Thursday, September 30, 2004

Afraid of the Dark – 5/18/04

Many of us have been afraid of the dark, at least during our childhood. And a few of us even admit to still feeling that chill down our spines as we rush to hit the light switch on the wall.

I remember as a child, whining in protest when my mother asked me to get her something from a room that was saturated in darkness. “But Mom! Do I have to?” Somehow she figured out that it was the dark I was afraid of and not the chore itself that I was resisting.

“Okay, what you need to do is to sing. If you sing the whole time you’re in the dark, nothing can get you.” My mother’s logic always worked for a child’s mind. Though the strategies she used to temporarily alleviate my anxieties probably prolonged the fears in the long run. i.e. There actually is in fact something that will "get me" if I don't sing.

So I tried singing my way to the light switch or to the said object that my mother was sending me off in search of. Hearing my own voice out loud helped some. But I continued to struggle against the instinct to run. Walking through darkness was like walking in a pool of water. My legs felt heavy with the desire to flee. My eyes would fixate on the light ahead or the light switch seen in the black-and-white haze of the night. And I would feel the darkness racing up against my back; its crooked fingers lurking just above my shoulders, breathing its cool breath down my neck. The relief when I escaped the darkness unscathed or when I reached the light switch would slowly melt away in a similar fashion to how my eyes would adjust to the light.

When I was a child, the darkness represented ghosts and goblins. Darkness, it is well-known, is a symbol for the unknown. Now when I sit in darkness, and consciously feel the uneasiness, I immediately think about death. Not my death specifically nor anyone else’s death for that matter. But death as a concept and my feelings about it.

For the first time, I’ve noticed that I no longer feel the same level of fear. When S and I moved into this apartment, I gave credit to the new dwelling. Something about this structure seemed more comfortable, despite its history being plenty long enough to have ghosts of residents past skulking in each corner of every room. Even now as I write, our apartment is swathed in darkness, so that S can sleep while I entertain myself for the remaining hours I must remain awake in order to stay on a semblance of my night shift schedule. But there is only a mild uneasiness as I nestle into the darkness now.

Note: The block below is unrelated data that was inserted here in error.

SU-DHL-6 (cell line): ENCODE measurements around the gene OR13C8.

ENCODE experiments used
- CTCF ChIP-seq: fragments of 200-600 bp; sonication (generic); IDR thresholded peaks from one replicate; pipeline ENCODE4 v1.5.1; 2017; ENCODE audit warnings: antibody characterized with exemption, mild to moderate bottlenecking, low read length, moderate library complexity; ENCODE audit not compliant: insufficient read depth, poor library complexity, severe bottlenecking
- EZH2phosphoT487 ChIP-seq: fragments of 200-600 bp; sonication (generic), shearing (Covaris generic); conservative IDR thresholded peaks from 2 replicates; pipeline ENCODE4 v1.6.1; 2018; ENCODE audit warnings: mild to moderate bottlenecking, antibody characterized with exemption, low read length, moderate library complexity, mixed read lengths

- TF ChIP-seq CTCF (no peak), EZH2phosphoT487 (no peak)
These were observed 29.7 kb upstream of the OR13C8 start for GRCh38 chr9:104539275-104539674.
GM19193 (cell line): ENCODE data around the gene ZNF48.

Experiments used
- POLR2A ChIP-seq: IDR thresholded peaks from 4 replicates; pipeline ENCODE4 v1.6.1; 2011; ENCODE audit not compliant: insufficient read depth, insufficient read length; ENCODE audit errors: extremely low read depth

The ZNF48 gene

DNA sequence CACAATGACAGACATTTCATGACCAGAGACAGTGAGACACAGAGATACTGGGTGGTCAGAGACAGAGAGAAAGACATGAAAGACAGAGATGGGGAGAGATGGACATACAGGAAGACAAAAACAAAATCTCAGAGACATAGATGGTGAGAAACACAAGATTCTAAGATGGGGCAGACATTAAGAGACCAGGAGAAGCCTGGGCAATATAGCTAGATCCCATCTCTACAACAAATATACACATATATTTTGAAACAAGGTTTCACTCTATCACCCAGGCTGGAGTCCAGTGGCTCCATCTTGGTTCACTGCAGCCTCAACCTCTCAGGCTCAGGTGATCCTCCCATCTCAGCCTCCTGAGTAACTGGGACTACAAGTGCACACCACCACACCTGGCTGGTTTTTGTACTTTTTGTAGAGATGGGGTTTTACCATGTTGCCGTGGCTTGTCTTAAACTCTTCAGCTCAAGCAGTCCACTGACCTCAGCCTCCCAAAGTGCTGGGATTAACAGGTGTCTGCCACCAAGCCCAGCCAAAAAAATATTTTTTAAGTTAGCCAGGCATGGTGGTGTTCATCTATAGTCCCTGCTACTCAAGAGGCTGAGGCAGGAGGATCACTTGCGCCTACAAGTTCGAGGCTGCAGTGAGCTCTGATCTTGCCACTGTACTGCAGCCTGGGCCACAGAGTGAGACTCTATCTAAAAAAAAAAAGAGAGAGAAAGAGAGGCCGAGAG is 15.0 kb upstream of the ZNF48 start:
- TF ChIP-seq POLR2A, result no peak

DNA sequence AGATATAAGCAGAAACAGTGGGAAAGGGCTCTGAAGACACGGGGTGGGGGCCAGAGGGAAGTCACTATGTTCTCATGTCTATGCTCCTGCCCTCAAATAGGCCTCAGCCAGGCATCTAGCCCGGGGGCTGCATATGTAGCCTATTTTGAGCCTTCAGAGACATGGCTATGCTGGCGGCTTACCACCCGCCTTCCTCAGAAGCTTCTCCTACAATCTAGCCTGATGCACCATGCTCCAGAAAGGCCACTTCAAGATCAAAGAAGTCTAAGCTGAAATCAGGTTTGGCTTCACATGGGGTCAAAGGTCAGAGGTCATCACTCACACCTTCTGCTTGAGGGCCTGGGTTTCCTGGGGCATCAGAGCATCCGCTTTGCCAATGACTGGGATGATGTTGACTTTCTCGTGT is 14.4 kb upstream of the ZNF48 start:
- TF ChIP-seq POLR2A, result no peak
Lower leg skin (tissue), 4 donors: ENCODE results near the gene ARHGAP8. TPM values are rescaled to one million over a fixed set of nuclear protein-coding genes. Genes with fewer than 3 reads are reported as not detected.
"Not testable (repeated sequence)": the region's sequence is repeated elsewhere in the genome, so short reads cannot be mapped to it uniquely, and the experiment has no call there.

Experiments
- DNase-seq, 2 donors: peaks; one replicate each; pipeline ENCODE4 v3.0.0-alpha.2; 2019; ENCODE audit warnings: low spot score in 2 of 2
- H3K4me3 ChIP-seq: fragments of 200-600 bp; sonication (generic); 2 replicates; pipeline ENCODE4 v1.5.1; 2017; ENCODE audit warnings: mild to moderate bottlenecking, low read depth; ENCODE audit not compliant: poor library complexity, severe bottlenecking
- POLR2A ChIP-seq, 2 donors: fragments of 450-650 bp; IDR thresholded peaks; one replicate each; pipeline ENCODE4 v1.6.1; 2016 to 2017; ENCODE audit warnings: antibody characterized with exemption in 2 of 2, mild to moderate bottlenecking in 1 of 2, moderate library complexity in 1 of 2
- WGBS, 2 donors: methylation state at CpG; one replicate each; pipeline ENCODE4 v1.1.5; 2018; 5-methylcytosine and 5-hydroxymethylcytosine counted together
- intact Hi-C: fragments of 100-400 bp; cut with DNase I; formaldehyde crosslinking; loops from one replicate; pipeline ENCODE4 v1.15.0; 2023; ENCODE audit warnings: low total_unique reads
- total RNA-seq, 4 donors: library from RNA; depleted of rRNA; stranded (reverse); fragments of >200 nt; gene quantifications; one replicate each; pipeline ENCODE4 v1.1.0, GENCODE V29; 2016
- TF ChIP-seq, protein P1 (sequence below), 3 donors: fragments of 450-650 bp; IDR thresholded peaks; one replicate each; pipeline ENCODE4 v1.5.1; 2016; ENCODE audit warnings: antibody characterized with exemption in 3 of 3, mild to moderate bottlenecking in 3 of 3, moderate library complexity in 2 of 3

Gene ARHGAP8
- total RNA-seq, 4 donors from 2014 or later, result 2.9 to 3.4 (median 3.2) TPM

Could it be because we now have a dog whom I trust would bark if there were an intruder? Or could it be that the hours from sunset to sunrise have lost their element of alarm because I’m on a night-shift schedule? Or could it be that dying is less of an unknown now that I see it on a regular basis through my job?

In any case, I am glad to finally make the darkness my friend.

Instead, now the pitch black midnight walk to the bathroom comes with a whole new set of fears...

"Oooh, sorry, Kitty, I didn't mean to step on you."

"Ouch! Rover, please don't leave your dog bones in the middle of the hallway!"

The eeriness of shadows hasn’t totally left me - nor am I totally hunky dory with death, for that matter. But these newer fears don't seem anywhere near as terrifying as the old ones once were.

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